Mary Lou McDonald says still possible for Sinn Fein to lead next government

The Canary

Mary Lou McDonald has said it is still possible to have a Sinn Féin-led government despite the numbers making it difficult.

The Sinn Féin leader said talks will intensify with smaller parties this week in a bid to form a left-leaning government.

She said: “There is undoubtedly a solid block of TDs for change for a new government. I remain very determined that we deliver that government.

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“And I think that we need to knuckle down on the policy issues on housing, on the need to cut rents and freeze them, on the need to deliver a huge public housing programme, and on the need to resolve the issue around pensions and get it back to the age of 65.

“We are still very determined that an alternative, and a new government of change can be created. And we will intensify our efforts this week when we have conversations with other parties.”

“I am very clear that we have been elected in very large numbers to be in government, even to lead the next government. I’ve also said that the idea of seeing Fine Gael or Fianna Fail returned again for five years is unthinkable.

“We can speculate on many, many things but I think we can be clear that the outgoing government was deeply unpopular and failed people in many and profound ways, and that people voted for change.”

McDonald said there is little public appetite for another election but that Sinn Féin will fight one if required.

“I want to see a good, stable, strong government that can deliver on housing, on health, can deliver on the issues that matter to people. But if there is an election, I mean we’ll go and we’ll fight the election,” she said.

Meanwhile, Fine Gael has insisted it will only enter government as a last resort and is preparing to go into opposition.

The parliamentary party will meet on Monday afternoon, for the first time since the general election, to discuss the next steps in government formation.

Parliamentary party chairman Martin Heydon insisted that Fine Gael would only enter government with Fianna Fail as a “last resort”.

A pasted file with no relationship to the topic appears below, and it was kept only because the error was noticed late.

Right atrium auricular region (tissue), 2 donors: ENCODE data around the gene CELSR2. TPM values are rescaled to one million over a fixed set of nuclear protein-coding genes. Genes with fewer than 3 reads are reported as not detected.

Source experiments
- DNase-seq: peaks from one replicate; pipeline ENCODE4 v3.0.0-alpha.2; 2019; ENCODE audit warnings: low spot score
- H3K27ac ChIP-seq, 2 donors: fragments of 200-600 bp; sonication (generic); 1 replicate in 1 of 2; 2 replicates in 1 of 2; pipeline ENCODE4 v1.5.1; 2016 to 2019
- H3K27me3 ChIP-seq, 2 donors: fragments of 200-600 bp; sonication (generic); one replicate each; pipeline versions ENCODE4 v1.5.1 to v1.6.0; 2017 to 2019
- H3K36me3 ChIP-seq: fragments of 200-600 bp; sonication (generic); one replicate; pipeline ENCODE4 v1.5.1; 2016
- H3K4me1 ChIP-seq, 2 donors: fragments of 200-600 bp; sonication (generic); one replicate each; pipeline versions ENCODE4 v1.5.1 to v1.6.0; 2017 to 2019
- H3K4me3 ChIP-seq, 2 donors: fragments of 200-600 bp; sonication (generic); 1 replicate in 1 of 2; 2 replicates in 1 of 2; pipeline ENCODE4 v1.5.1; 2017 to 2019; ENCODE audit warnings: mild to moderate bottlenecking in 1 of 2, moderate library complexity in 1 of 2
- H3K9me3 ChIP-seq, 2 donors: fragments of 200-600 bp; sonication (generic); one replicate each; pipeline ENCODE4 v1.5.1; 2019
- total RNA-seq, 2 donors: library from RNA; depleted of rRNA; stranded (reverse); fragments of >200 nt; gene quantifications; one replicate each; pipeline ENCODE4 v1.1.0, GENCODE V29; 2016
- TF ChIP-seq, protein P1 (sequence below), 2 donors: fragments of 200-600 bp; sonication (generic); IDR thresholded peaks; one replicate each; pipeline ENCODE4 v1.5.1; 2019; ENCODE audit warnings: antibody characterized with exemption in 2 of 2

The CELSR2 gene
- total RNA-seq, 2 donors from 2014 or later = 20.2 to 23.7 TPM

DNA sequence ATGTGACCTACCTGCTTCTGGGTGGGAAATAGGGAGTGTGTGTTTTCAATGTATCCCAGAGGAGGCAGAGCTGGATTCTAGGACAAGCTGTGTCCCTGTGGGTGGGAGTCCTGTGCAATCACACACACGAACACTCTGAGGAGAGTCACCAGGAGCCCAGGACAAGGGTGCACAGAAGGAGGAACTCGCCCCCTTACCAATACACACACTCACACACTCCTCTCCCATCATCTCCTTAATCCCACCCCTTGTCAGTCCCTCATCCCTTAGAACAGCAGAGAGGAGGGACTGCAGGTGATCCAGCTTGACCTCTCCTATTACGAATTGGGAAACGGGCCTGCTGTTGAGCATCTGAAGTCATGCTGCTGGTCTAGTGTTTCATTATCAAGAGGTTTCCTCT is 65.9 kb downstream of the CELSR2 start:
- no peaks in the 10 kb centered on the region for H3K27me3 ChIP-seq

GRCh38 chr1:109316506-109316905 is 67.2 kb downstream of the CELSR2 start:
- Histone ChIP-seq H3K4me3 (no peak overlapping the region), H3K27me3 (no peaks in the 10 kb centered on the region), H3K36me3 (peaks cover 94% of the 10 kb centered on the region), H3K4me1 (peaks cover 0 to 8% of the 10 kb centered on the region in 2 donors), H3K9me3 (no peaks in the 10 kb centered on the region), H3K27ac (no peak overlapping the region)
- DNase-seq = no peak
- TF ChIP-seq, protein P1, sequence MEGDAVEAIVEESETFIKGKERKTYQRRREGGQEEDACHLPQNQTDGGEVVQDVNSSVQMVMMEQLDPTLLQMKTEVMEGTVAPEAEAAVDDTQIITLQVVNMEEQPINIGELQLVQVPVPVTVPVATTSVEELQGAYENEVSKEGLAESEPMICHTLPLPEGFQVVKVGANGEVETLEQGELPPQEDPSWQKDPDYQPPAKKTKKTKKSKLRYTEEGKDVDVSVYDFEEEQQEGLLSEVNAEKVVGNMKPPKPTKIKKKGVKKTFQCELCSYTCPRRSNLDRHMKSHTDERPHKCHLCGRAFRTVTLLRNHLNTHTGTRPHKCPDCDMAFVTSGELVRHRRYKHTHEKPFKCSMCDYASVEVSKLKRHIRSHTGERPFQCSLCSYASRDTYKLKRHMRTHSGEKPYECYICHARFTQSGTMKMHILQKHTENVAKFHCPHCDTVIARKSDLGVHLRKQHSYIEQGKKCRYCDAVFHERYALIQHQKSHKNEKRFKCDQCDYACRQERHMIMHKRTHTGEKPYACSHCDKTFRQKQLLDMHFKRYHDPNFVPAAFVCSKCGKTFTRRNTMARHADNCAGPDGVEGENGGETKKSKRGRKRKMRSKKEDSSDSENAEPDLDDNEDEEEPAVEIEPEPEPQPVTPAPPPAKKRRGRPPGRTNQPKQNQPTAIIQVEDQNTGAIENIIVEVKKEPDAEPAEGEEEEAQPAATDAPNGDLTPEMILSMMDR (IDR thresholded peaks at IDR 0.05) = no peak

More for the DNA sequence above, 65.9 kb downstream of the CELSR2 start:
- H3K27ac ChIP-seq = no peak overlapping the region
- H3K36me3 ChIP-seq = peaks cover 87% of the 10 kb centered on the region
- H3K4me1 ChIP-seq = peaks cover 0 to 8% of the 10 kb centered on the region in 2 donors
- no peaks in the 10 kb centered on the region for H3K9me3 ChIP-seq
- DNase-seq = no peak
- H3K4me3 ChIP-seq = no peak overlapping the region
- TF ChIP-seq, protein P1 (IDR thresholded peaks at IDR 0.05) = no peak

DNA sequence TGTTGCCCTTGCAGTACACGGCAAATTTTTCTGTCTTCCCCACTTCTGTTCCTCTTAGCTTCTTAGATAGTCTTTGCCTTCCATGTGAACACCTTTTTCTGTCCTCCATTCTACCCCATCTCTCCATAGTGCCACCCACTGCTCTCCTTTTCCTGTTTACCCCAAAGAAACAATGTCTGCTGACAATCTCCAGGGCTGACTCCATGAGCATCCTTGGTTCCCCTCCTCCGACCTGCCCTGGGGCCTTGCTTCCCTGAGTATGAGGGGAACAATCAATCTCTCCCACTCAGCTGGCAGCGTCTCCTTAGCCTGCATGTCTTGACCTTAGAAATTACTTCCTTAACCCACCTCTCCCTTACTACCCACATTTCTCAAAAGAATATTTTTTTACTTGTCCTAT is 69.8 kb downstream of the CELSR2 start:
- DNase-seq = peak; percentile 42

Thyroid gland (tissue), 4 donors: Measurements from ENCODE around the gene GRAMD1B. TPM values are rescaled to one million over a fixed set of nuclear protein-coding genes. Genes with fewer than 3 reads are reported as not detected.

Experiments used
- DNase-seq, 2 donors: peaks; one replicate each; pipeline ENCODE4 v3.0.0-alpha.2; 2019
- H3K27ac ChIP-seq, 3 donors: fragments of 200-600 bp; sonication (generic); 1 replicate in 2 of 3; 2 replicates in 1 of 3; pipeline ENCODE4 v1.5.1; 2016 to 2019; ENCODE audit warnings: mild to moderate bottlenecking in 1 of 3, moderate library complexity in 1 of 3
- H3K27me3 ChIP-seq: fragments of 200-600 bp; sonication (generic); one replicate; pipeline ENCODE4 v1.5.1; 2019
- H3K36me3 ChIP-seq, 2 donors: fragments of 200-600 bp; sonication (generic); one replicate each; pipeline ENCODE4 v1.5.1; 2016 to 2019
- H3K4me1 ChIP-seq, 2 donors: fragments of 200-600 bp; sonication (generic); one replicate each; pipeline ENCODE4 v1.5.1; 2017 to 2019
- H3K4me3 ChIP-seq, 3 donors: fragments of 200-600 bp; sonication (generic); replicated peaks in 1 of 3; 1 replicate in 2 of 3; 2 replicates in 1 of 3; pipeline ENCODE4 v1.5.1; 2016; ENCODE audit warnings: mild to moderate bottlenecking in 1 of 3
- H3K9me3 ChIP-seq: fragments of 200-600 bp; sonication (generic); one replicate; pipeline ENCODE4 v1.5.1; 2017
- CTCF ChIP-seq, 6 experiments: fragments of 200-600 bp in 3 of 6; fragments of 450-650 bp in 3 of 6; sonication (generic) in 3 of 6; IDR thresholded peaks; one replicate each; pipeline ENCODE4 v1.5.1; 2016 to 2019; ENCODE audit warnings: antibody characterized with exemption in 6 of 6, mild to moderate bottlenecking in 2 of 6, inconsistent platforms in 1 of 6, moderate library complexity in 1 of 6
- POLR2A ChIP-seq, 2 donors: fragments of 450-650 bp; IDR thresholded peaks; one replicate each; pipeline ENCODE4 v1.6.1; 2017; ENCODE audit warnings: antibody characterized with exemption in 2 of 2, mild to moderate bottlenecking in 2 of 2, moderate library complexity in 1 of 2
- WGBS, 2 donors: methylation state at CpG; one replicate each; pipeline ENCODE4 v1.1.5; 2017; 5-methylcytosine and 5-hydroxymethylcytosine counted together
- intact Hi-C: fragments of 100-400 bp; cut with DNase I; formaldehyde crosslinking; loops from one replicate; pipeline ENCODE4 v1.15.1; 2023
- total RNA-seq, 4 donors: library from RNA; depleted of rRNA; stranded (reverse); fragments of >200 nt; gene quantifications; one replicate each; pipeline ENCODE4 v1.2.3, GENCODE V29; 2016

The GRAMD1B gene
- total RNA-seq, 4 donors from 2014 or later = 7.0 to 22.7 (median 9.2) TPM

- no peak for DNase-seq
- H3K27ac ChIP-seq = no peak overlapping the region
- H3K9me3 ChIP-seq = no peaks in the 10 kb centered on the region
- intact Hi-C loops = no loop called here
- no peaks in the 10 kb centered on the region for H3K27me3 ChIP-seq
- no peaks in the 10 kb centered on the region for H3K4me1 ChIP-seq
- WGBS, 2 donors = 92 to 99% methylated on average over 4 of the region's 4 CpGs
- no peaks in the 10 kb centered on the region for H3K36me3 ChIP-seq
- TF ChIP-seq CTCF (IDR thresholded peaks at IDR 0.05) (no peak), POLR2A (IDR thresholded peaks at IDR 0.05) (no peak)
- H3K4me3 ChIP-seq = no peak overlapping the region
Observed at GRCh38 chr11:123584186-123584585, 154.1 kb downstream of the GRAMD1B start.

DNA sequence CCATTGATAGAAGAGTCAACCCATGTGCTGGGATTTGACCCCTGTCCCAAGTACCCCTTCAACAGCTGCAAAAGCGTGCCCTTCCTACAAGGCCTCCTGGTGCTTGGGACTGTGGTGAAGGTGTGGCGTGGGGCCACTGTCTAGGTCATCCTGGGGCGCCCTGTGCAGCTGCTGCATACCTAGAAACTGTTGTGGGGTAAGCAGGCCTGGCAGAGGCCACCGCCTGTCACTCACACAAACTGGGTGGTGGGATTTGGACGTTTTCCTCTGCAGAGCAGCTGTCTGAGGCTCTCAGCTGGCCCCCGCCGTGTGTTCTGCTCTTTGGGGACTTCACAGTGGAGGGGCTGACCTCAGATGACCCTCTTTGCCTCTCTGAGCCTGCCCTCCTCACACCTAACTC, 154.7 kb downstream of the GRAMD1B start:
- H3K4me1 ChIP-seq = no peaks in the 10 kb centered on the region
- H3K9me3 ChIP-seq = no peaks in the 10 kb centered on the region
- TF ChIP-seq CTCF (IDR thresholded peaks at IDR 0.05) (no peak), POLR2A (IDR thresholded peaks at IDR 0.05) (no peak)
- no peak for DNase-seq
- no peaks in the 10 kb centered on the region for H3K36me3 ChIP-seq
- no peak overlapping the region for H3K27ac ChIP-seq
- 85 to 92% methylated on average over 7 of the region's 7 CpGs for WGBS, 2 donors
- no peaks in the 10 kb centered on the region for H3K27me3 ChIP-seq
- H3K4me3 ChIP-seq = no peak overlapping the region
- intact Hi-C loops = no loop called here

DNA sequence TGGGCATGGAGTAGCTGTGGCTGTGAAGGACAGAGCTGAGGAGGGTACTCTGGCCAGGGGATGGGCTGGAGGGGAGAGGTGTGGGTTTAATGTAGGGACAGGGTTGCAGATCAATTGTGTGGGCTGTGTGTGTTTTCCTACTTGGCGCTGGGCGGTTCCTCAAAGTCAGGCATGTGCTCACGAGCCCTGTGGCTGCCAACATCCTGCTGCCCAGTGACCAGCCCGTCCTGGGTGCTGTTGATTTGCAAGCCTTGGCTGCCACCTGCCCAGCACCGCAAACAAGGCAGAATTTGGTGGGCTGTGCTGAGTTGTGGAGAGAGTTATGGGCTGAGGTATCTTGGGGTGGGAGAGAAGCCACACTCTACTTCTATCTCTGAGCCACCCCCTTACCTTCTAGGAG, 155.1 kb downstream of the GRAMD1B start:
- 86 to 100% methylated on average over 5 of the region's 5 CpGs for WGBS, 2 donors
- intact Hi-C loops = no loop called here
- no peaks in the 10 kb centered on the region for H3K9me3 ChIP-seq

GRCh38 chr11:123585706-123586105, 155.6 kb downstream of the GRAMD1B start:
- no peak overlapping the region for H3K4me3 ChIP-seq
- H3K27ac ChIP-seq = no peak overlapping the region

“Many people within the Fine Gael parliamentary party would be uneasy with the idea,” he told RTE radio.

He said Sinn Féin should try to form a coalition with other left parties, or that Fianna Fail should try to form one with the Green Party and the Social Democrats.

Heydon said there is no appetite among the general public for a second election this year.

He said: “It is pretty clear to me from anybody I’ve talked to that nobody in the general public would thank anybody in Dail Eireann for sending us back to a second election without a government being formed.”

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  • Show Comments
    1. Yes, and there may be a border poll before long and why not. Why shouldn’t the Irish people decide their own destiny, at last, after centuries of British domination, exploitation and racism (take a look at the despicable cartoons in the English press depicting the Irish as sub-human in the late 19th century).
      But did you notice the responses of Ms Nandy and Ms Long-Bailey to Sinn Fein’ success during the C4 debate? Nandy showed distinct nervousness and defensiveness about the idea that the breakthrough could herald a border poll. The decision lies with the Secretary of State, she asserted. True, but as Jonathan Powell pointed out on R4, any denial of a poll by the government if there was a legitimate demand for it in Ireland would lead to a legal challenge, and an international legal challenge as the Good Friday Agreement is international. As for R L-B all she could bring herself to say was that it would be an interesting few weeks until the dust settled. Are they socialists? Are they democrats? Every socialist in Britain should celebrate Sinn Fein’s victory. Of course, no one was accusing Mary Lou McDonald of anti-Semitism, but no doubt the B o D will get round to it. A propos, if there can be a border poll in Ire;land, why not in Palestine? Why not let all the people of Palestine, Jews, Muslims, Christians, atheists, flat-earthers vote on the question of a single, democratic Palestinian State? The Israelis claim to love democracy. What could they be afraid of? Ah, you can hear the Zionists wailing at the very thought: Palestine is ours; God gave it us. Everyone is allowed to change their mind, even a deity. And given the Zionists’ vile behaviour, who wouldn’t?

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